Security isn’t exactly small-time news. This year alone, we’ve seen digital criminals step up their game, with incidents ranging from Panama Papers to a phishing scam that hit scores of major corporations to healthcare’s ransomware epidemic. In such a climate, how can any company not be conscious of the security of its IT systems and data?
When Sarbanes Oxley (“SOX”) passed, it was thought by pundits that the biggest impact would be made by Section 404, which requires public companies to secure corporate information systems housing data that has a material impact on financial statements. They weren’t entirely wrong – SOX created a huge uptick in security spending, to the benefit of many vendors.
The true lasting legacy of SOX, however, was executive accountability. According to a 2014 Veracode survey of over 200 board members, when a breach occurs it’s the CEO who should be held most accountable. And sure enough, after Target’s 2014 data breach exposed the financial data of 40 million customers, for example, the company’s CEO and CIO resigned.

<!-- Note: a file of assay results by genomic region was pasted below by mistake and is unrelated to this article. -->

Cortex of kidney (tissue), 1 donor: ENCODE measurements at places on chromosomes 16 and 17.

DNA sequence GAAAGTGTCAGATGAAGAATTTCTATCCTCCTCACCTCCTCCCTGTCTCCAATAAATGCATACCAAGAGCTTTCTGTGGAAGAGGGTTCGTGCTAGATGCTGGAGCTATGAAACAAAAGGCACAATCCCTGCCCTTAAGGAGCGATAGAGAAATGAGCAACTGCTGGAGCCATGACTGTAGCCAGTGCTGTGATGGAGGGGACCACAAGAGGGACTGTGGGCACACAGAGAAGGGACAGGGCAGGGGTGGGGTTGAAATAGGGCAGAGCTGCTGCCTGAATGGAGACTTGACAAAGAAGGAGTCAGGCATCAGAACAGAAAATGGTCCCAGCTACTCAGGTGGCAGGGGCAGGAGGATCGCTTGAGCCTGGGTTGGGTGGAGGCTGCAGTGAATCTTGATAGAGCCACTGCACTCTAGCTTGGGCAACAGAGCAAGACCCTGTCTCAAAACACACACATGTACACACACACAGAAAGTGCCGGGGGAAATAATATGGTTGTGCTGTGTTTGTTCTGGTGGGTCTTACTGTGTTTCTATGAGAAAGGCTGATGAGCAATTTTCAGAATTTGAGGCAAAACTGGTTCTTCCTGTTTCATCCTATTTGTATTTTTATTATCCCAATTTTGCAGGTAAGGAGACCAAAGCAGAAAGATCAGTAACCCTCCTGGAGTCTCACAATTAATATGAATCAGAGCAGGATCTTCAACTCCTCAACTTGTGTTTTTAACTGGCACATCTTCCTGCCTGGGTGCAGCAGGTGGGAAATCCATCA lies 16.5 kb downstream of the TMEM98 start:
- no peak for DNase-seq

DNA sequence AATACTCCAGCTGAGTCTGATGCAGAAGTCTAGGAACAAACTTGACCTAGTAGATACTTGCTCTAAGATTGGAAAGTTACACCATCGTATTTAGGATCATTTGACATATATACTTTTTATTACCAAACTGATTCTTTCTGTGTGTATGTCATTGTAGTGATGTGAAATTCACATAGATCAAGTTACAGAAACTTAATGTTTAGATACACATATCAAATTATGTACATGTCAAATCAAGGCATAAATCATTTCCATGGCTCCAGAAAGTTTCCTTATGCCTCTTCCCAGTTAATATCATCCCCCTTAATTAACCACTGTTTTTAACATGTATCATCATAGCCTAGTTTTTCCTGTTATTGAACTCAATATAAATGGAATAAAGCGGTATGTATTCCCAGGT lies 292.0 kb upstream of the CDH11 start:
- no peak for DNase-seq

While your organization may not suffer a public breach of that magnitude, that isn’t the only thing you need to worry about – the risk of either unintentional or intentional user-level data leakage of customer or proprietary business information is much higher. And that risk rises dramatically as users bring with them an increasing number of endpoints that need to be secured, such as smartphones and wearables.
As users gain mobile access to business applications behind the firewall, the odds that highly important enterprise credentials and application configuration information may be recoverable on both BYO and corporate-owned devices is also growing significantly.
What’s more important? A customer list synced from a salesperson’s mobile device to a personal cloud when he joins a competitor, or username and password data for CRM, ERP, VPN, Exchange and other systems present on a stolen phone? There’s no right answer here, but these are both very real scenarios that should matter to any commercial organization, no matter how regulated or ‘security conscious’ it may be.